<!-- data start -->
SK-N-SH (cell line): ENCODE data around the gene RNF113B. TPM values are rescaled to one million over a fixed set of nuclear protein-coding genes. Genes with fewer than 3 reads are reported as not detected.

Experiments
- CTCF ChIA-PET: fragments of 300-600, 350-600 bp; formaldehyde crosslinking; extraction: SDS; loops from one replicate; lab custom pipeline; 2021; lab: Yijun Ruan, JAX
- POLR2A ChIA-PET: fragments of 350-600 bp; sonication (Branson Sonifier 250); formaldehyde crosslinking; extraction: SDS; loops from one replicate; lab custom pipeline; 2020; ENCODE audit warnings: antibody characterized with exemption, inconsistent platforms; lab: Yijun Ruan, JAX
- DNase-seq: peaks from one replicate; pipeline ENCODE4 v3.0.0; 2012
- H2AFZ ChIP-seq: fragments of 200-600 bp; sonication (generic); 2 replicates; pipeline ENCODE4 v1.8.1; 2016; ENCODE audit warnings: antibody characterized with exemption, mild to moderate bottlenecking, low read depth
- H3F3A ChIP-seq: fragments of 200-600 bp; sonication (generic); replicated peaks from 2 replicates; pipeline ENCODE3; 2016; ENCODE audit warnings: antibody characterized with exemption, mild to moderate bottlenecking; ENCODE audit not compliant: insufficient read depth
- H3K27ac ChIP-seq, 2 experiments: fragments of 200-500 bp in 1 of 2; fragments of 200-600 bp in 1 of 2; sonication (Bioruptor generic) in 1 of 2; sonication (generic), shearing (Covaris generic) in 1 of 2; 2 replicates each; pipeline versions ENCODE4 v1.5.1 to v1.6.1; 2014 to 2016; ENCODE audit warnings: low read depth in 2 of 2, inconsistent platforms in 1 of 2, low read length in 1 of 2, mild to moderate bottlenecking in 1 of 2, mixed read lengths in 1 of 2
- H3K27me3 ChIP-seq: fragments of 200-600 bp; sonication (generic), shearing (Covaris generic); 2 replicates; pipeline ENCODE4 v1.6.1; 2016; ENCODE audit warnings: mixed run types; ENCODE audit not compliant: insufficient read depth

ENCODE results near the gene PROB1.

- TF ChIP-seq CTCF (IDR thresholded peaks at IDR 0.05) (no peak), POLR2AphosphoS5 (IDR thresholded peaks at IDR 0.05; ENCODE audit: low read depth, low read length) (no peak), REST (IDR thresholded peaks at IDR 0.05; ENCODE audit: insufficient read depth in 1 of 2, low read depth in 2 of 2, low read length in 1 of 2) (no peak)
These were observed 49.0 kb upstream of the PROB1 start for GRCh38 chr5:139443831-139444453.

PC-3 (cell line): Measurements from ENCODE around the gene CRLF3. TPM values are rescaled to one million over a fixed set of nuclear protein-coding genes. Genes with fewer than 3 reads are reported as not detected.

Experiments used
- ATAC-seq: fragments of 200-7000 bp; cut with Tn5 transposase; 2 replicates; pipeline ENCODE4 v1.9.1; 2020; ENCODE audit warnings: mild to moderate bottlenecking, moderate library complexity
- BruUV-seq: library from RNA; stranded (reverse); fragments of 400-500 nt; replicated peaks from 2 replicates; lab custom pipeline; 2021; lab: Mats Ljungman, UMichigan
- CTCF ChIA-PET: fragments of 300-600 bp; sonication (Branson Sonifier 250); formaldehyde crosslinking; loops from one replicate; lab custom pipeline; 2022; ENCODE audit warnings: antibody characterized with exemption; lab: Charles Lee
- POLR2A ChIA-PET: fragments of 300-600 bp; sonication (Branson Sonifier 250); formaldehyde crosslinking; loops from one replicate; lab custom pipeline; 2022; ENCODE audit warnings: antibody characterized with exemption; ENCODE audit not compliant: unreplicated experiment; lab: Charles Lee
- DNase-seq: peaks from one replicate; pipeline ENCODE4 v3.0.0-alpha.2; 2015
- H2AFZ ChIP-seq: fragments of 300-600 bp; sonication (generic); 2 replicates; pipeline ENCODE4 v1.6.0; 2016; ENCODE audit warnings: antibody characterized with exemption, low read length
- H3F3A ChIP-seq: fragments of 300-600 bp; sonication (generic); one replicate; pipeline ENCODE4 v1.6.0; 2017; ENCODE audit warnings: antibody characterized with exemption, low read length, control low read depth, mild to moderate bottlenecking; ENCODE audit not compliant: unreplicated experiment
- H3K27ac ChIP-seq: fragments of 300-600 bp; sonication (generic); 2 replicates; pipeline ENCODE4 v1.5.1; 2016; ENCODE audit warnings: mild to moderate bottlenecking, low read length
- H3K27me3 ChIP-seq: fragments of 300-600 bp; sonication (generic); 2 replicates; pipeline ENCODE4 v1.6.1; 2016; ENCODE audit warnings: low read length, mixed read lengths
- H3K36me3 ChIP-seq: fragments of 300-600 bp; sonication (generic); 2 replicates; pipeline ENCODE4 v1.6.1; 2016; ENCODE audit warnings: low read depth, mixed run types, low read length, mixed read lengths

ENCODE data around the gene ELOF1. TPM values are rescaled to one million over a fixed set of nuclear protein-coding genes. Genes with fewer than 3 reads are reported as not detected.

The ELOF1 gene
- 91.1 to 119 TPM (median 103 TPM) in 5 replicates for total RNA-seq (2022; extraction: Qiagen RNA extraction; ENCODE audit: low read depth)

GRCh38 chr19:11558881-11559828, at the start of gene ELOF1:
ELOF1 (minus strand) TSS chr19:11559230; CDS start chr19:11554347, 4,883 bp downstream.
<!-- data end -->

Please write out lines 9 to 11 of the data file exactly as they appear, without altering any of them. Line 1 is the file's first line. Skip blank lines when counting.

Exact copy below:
- H3K27me3 ChIP-seq: fragments of 200-600 bp; sonication (generic), shearing (Covaris generic); 2 replicates; pipeline ENCODE4 v1.6.1; 2016; ENCODE audit warnings: mixed run types; ENCODE audit not compliant: insufficient read depth

ENCODE results near the gene PROB1.

- TF ChIP-seq CTCF (IDR thresholded peaks at IDR 0.05) (no peak), POLR2AphosphoS5 (IDR thresholded peaks at IDR 0.05; ENCODE audit: low read depth, low read length) (no peak), REST (IDR thresholded peaks at IDR 0.05; ENCODE audit: insufficient read depth in 1 of 2, low read depth in 2 of 2, low read length in 1 of 2) (no peak)